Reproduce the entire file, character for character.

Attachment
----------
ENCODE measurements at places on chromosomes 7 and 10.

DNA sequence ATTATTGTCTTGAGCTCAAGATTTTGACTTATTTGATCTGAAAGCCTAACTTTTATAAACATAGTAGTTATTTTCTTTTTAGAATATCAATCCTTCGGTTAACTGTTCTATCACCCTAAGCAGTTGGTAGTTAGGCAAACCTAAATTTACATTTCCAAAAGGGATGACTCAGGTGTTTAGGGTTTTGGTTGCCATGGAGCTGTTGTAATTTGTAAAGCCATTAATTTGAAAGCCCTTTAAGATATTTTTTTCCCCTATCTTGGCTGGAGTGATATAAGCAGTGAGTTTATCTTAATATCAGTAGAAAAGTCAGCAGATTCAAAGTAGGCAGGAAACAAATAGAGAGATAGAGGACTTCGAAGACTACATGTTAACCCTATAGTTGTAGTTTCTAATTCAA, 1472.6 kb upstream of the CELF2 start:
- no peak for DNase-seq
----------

ENCODE measurements at places on chromosomes 7 and 10.

DNA sequence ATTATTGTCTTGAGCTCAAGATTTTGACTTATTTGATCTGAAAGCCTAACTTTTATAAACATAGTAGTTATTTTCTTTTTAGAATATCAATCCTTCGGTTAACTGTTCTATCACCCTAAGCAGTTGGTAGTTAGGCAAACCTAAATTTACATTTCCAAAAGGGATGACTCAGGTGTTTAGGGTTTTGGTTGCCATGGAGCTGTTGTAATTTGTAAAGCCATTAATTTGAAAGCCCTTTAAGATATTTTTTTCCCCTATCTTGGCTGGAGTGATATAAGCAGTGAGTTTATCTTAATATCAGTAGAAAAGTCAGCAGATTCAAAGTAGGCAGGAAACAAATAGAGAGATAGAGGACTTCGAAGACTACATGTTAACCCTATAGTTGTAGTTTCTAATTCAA, 1472.6 kb upstream of the CELF2 start:
- no peak for DNase-seq